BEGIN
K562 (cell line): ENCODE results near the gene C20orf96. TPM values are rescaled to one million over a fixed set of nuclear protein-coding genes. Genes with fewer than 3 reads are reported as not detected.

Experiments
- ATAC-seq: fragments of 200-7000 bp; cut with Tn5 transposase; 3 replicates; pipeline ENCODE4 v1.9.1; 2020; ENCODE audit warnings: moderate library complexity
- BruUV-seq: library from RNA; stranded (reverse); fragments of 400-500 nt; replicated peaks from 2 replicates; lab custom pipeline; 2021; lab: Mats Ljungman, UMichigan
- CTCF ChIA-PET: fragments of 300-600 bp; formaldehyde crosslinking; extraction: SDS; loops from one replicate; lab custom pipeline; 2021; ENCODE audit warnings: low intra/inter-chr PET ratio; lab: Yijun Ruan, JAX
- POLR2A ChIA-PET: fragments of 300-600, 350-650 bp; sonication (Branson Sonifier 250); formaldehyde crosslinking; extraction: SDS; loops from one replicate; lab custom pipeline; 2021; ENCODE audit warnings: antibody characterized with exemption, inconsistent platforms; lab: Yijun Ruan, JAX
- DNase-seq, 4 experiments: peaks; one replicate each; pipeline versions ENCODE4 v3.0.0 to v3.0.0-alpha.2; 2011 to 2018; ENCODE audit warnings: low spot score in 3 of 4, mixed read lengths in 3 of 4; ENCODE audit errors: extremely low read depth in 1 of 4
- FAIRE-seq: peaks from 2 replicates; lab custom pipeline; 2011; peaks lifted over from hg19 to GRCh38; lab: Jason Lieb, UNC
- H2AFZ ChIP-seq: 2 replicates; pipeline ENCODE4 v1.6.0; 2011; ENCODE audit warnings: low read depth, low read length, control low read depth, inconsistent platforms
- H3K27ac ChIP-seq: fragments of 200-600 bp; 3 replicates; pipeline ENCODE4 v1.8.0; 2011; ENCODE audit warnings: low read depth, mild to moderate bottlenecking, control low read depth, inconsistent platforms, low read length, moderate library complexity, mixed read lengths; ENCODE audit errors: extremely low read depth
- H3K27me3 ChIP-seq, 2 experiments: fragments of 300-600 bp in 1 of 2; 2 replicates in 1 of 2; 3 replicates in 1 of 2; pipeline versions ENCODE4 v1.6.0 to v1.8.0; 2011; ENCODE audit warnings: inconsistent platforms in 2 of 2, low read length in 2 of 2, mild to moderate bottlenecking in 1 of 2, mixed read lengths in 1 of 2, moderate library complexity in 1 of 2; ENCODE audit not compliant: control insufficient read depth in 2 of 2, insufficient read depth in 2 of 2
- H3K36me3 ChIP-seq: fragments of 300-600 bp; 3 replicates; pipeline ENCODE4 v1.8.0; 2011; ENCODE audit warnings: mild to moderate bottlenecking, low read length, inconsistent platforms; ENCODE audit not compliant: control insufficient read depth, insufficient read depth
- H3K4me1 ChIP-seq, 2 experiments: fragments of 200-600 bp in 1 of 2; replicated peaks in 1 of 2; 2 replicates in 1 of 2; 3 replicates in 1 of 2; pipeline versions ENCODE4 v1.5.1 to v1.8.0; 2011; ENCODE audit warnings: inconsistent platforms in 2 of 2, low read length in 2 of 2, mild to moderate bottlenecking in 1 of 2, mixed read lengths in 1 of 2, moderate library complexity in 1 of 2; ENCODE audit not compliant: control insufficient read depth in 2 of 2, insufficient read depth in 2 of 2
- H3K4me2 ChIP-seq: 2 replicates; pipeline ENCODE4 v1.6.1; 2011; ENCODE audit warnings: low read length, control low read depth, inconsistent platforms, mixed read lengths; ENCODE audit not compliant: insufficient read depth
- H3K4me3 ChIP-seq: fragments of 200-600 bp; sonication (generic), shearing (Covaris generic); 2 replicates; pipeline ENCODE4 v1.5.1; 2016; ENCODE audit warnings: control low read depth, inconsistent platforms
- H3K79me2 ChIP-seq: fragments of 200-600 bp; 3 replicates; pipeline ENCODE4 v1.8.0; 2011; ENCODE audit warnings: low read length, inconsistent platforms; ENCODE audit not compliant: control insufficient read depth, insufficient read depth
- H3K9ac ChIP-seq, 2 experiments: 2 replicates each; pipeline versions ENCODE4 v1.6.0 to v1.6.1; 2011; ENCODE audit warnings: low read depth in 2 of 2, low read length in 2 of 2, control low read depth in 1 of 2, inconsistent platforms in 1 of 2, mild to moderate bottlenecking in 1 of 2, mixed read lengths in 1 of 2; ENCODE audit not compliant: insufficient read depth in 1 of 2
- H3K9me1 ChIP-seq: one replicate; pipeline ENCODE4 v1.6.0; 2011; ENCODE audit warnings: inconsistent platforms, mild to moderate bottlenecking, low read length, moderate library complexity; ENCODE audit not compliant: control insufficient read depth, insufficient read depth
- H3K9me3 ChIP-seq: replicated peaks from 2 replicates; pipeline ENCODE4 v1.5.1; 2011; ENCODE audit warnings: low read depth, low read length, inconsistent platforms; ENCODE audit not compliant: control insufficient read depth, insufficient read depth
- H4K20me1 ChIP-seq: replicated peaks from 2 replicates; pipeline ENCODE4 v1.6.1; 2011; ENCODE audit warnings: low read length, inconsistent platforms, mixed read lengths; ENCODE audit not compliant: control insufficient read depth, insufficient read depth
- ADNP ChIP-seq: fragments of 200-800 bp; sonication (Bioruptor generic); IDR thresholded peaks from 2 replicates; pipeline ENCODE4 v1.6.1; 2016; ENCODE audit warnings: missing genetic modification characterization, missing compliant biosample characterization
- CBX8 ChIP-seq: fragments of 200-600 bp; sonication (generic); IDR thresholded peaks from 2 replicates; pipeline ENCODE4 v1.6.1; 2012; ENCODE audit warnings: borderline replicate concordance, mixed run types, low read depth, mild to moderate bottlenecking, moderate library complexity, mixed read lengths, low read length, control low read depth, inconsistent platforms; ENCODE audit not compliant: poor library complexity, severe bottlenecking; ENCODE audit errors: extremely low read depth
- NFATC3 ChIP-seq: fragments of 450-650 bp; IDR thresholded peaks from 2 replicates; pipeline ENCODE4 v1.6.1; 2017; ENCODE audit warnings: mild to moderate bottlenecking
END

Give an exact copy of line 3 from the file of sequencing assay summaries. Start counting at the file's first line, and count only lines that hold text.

- ATAC-seq: fragments of 200-7000 bp; cut with Tn5 transposase; 3 replicates; pipeline ENCODE4 v1.9.1; 2020; ENCODE audit warnings: moderate library complexity